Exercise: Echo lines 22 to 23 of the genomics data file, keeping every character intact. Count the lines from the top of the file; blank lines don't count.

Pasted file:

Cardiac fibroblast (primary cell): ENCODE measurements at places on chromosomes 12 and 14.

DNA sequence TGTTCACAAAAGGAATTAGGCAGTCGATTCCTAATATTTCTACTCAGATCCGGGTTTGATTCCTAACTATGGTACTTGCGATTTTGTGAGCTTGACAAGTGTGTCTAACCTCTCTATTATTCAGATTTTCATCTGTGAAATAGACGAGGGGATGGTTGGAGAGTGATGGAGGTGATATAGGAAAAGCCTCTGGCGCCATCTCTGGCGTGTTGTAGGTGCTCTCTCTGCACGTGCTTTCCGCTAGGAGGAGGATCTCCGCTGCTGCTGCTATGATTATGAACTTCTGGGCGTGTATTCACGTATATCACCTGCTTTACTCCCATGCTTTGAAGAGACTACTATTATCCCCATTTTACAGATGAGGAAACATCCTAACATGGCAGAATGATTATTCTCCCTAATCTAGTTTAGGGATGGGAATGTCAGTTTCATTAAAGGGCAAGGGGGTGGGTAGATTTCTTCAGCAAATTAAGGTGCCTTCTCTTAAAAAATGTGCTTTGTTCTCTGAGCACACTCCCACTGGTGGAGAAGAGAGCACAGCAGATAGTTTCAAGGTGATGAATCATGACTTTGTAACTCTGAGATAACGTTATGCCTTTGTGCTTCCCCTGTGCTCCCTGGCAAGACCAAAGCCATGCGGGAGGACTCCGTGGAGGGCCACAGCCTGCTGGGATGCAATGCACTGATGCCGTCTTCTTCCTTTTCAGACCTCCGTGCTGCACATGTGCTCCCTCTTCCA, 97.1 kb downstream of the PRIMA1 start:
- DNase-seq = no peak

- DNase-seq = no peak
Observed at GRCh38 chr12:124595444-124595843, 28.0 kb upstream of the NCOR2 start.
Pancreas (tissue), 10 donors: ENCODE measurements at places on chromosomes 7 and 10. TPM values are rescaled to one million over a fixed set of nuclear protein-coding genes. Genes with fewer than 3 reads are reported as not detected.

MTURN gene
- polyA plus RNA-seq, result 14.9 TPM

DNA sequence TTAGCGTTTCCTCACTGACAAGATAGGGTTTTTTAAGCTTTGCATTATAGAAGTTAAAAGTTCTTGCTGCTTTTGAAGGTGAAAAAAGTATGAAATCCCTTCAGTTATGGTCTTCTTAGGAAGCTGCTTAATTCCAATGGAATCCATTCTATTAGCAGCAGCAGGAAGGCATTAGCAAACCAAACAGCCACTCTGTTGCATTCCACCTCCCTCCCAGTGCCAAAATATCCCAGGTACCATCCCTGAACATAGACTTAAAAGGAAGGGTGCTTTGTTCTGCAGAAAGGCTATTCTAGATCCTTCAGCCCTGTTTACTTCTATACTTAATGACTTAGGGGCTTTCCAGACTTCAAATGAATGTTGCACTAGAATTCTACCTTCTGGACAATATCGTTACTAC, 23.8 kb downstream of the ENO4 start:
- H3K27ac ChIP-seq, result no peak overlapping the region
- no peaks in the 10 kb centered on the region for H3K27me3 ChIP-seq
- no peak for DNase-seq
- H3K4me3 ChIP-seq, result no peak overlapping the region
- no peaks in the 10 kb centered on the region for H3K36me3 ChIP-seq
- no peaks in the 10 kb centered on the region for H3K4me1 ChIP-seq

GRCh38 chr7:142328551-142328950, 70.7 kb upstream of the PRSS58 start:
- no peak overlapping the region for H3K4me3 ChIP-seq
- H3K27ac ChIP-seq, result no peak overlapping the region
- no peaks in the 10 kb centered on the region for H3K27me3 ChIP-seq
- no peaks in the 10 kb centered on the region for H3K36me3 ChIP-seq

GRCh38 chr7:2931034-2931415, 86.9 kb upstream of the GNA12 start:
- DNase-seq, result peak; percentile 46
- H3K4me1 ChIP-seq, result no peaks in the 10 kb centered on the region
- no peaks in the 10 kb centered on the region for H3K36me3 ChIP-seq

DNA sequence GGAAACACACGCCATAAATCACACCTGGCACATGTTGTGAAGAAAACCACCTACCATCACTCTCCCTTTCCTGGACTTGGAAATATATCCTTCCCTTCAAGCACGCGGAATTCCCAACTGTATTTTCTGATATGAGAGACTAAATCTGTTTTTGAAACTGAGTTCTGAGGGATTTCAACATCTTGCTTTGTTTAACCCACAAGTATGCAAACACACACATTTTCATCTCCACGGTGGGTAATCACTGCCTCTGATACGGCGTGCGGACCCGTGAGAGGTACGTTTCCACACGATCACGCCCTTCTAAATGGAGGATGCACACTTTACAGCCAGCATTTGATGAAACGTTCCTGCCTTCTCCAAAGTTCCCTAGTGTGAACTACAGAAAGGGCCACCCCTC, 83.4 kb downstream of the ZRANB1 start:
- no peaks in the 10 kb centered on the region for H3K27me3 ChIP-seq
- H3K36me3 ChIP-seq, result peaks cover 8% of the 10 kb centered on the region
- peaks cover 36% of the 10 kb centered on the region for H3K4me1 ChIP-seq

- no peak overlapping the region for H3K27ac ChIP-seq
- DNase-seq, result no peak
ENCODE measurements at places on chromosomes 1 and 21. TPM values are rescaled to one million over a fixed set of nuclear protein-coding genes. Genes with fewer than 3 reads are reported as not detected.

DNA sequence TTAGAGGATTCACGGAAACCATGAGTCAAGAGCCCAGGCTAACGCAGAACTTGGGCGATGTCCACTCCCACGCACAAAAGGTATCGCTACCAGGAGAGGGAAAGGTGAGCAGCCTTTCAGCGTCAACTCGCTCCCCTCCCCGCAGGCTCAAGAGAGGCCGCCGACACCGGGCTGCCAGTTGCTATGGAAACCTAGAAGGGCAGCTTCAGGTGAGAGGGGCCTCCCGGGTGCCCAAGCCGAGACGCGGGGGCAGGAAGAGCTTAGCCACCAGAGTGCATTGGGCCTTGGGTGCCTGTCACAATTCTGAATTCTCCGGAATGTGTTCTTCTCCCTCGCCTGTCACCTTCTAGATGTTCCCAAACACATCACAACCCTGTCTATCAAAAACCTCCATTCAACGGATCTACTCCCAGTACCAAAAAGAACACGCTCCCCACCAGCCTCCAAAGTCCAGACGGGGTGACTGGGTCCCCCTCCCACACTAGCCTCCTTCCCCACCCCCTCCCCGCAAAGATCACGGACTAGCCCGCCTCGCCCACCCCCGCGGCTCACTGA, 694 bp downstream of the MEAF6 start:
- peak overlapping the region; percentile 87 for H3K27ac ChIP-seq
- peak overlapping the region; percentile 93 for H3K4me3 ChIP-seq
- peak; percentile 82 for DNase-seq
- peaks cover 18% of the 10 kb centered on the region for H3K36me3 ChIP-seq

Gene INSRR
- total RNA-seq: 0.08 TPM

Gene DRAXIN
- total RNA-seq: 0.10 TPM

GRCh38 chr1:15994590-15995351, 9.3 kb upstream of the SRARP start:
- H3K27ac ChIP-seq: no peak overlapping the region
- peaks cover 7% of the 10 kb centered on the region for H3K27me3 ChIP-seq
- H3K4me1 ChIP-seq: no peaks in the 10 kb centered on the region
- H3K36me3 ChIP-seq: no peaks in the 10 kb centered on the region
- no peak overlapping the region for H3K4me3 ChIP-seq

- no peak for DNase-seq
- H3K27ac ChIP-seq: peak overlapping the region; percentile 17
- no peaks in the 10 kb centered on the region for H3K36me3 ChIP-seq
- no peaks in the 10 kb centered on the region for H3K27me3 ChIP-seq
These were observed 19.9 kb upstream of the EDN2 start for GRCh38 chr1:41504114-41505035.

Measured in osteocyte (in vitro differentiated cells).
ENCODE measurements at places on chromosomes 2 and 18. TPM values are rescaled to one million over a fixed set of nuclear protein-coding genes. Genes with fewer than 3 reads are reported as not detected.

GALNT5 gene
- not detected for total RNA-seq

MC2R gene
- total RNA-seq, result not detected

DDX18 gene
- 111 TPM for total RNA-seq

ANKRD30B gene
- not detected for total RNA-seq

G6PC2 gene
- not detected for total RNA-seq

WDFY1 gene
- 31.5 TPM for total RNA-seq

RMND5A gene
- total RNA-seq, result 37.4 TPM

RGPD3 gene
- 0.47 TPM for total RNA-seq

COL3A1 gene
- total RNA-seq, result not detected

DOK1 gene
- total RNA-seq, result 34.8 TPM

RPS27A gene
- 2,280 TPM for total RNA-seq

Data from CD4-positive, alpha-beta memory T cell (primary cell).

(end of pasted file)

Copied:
- DNase-seq, result peak; percentile 46
- H3K4me1 ChIP-seq, result no peaks in the 10 kb centered on the region